This shuffling of ethnic groups has produced some new patterns. Harrow, which now contains at least 40,000 Hindus (more than any other borough in the country), is also the second most Jewish area in London. In Redbridge, 28,000 Muslims live alongside Jews, Hindus and Sikhs—each community more than 10,000 strong.

One route remains unexplored, however. Despite the fond imaginings of the BBC, which has placed an Asian family in “The Archers”, a carrot-crunching radio drama, few have explored village life. Earlier experience suggests that such a move would be hazardous to communal identity. Barry Kosmin, who heads the Institute for Jewish Policy Research, says that those Jews who brave the countryside mostly abandon traditional observances.

Indeed, even Asians driven out by the new wave of asylum-seekers have found that it pays to keep in touch with the old neighbourhood. In Southall, absentee landlords have begun to rent space to Afghan trinket dealers and gangs of Kosovan car washers. In Wembley, departing Asians are not so much selling up as remortgaging, subdividing and letting. Repeating another old pattern, yesterday's strivers have become today's slumlords.

Immigration

Those roamin' Roma
Feb 5th 2004 | BRATISLAVA AND BRUSSELS
From The Economist print edition


The government may change the benefit system to deal with the threat that lots of poor central Europeans will turn up when the European Union expands in May

AN UNSTOPPABLE tide of British journalists is flooding into eastern Slovakia, swamping law-abiding local residents with demands for free interviews. The reason for the hacks' sudden interest in the obscurer bits of central Europe is that Britain has just woken up to one of the consequences of the enlargement of the European Union on May 1st—the free movement of people and labour, including the wretchedly poor Roma minorities of new member-states like Slovakia, Hungary and the Czech Republic.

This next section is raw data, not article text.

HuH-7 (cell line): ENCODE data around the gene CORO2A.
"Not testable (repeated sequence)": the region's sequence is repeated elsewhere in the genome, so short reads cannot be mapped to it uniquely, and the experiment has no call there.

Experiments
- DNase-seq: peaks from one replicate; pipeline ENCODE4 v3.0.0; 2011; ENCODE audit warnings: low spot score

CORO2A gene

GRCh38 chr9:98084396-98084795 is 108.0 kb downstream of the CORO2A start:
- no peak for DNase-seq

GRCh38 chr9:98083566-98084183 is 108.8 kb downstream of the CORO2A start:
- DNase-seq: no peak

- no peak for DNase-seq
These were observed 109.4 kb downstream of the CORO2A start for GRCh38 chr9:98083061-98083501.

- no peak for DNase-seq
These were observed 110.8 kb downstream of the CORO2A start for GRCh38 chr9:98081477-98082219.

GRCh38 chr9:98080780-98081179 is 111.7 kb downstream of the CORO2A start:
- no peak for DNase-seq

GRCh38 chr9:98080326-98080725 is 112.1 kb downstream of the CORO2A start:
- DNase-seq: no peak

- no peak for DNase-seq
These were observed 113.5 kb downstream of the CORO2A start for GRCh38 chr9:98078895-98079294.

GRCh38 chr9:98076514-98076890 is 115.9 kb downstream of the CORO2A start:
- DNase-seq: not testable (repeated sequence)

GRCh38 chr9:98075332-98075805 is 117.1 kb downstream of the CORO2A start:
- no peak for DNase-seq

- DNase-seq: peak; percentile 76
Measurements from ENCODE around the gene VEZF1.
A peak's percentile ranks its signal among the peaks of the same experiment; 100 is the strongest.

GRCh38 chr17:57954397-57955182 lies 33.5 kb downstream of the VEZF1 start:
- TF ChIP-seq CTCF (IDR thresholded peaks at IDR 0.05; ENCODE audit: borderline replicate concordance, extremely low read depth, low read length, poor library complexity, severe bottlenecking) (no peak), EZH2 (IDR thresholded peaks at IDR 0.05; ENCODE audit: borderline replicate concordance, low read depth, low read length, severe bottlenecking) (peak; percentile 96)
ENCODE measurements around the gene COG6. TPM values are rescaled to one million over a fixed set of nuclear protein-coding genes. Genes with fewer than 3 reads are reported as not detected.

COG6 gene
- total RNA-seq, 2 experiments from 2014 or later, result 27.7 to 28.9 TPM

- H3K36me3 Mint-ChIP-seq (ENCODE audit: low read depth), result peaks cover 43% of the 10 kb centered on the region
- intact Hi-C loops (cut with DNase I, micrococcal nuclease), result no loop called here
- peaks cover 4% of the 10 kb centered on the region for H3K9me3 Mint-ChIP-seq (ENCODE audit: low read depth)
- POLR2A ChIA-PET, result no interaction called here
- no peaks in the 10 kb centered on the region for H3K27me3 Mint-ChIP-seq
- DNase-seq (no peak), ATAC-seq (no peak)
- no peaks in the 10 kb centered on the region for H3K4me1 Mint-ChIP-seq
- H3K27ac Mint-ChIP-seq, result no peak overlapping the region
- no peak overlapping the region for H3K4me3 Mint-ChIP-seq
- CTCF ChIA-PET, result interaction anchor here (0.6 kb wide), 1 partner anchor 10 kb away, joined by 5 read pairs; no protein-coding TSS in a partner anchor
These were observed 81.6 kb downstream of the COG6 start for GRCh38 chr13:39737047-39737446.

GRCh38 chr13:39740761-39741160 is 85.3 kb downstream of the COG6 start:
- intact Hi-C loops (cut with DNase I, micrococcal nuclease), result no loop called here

AP

Have freedom of movement, will travel

The reaction to the idea that Roma might choose to exercise their right to move to Britain has been—to put it mildly—uncharitable. The Daily Express proclaimed on January 20th—“The Roma gypsies of Eastern Europe are heading to Britain to leech on us. We do not want them here.” Reports like this prompted Denis MacShane, Britain's Europe minister, to speak out in Parliament against “rancid hate campaigns” in the British press, which he likened to the demonisation of Jewish immigrants in the 1930s. But Tony Blair is clearly feeling the pressure. On February 4th, he suggested that Britain might re-examine its “concessions” to would-be workers from the new EU members and will tighten up the welfare system to prevent possible abuse.

But while the language used by some newspapers is repellent, they may have identified a real issue. Incomes are low and unemployment rates high across much of central Europe. But conditions are much worse still for the Roma minorities, who number about 1.5m in the countries joining the EU this year, and another 3m or so in Romania and Bulgaria, which are on schedule to join in 2007. In Hungary the poverty rate is about five times greater among Roma than among non-Roma, the World Bank reported last year.

The poorest of Slovakia's 500,000 or so Roma live in clusters of wooden shacks without mains water or sewerage, on refuse-strewn wasteland, often segregated from “white Slovak” housing. Families pack into freezing huts. Roma were usually the first to lose their jobs when communism collapsed. Whole villages have been living for years on meagre child-benefit payments, charity and foraging. With no jobs to be had, parents have lost sight of the link between education and employment, so many Roma children are growing up unschooled.